I got a superior capsule room in Centurion, which meant that I also had a small chair and table inside the room. And of course, my own tatami-inspired door for privacy.
What are the shared areas?
By default, the toilet and bath area are shared spaces in capsule hotels. A few more additions may be available, such as sauna, spa, and a living room, depending on the hotel.
Centurion didn’t have the same shared living area as Single Inn but they have a Samurai lounge where you can spend time either working, eating, or meeting fellow tourists. They also have a common area with free drinks and snacks, right beside the hotel reception at the lobby.
Speaking of toilet and bath, it amazes me to no end how capsule rooms keep these areas spotlessly clean. Centurion’s shared toilet and bath area looks new every time I use it. It didn’t fall short against my Japanese expectations. Although the deluxe cabins only had two toilet rooms and two showers for a fully-booked deluxe quarters (6 rooms in all), the toilet and bath amenities were still kept pristine.
I also loved the extra amenities Centurion had aside from the ones in the cabin room and shared areas. It’s right at the entrance and has slippers, toiletries, and free use of yukata and obi!
How’s the food?
The capsule hotels I stayed in have their own small restaurant, but I also know of others that don’t have any restaurant or eating area whatsoever. You have to rely on nearby eating places for meals.
One of the reasons why I picked Centurion hotel was because they charge inclusive of daily buffet breakfast. Overall, it’s so-so, since the selections were mostly Western food (hotdogs, eggs, potatoes, rice) with some salad. But it’s nice that they have miso soup too though I didn’t try it. They also have coffee and tea, as well as bread and cereal.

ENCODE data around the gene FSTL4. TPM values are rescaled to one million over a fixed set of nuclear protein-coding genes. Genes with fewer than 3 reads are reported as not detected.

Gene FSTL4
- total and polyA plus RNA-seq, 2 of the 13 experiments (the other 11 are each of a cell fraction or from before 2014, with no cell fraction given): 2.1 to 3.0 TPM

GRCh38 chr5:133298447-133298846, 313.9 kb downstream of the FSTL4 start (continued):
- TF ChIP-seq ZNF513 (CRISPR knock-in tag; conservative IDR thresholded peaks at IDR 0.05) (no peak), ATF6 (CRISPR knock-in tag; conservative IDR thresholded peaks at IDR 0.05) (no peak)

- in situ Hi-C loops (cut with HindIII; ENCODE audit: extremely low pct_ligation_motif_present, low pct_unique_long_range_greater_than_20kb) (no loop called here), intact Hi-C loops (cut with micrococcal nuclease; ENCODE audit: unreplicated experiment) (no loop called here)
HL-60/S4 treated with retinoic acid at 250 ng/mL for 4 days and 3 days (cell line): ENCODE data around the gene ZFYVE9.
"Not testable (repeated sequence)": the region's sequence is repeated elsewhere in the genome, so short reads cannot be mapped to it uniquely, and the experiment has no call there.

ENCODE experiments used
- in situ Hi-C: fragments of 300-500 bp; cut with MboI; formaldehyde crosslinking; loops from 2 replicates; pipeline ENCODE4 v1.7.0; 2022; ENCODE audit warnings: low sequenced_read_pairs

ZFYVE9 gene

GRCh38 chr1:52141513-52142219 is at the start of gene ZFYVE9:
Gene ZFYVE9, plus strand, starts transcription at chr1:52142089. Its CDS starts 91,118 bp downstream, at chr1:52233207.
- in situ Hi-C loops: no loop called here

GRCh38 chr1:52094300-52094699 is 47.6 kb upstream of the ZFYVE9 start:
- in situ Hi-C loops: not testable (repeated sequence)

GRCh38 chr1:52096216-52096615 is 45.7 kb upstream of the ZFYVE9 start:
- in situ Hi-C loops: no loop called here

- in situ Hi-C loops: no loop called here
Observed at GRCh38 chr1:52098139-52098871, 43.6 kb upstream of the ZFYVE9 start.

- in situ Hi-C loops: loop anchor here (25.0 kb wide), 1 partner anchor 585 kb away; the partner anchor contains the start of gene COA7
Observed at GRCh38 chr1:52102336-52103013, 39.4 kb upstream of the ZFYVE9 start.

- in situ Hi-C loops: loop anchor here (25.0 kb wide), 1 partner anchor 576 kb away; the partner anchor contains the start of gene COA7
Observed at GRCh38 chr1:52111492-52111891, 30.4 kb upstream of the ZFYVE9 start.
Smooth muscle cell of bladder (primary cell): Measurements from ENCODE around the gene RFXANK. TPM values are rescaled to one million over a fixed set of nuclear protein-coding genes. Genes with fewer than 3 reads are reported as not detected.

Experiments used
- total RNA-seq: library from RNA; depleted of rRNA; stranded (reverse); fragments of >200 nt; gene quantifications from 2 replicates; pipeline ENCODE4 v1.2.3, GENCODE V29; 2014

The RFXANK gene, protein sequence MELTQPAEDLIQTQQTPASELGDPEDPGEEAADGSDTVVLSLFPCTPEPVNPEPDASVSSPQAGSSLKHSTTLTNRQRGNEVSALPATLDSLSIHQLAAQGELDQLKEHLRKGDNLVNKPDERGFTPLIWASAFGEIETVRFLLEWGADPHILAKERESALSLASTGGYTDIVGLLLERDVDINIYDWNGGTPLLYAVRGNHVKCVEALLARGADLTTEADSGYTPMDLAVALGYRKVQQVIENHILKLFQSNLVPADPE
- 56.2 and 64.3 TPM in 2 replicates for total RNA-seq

What kinds of traveler are suited for capsule rooms?
Transients and solo travelers are perfect for it. Groups traveling on a budget would also like it because they can occupy an entire quarters made up of individual capsule spaces. Overall, it’s perfect for budget-conscious travelers who want to get that sweet spot between being practical and comfortable.
I actually find it cozy as opposed to a big hotel room that you can do cartwheels in.
Most of all, capsule rooms are perfect for travelers who want to spend more time sightseeing than staying in a room. If hotel experience is part of your travel itinerary, I’m not sure how a capsule room would fit your agenda unless you’re adventurous. But, really, why would you travel to another country for vacation, just to stay in your hotel?
If you want to try Centurion too, make sure you get a lower deluxe cabin. It can be tiresome to climb up the small ladder after a full day of sightseeing. I was given the option to choose a lower or upper cabin, but initially though the latter would be more exciting. I found out (the hard way) that it’s not a good idea after exploring Tokyo for more than 12 hours.
Also, familiarize yourself with the location of Akasaka metro station. It’s the nearest one to Centurion and easily connects you to the Chiyoda line. The other station near Centurion is Tameike-Sanno. It’s also close enough, but walking to Akasaka metro station also shows you around the dining spots of Akasaka, while going to Tameike-Sanno simply walks you along buildings and a temple entrance. Oh, and a Family Mart.
Just writing this post made me miss my cozy room and go back, now na! 😛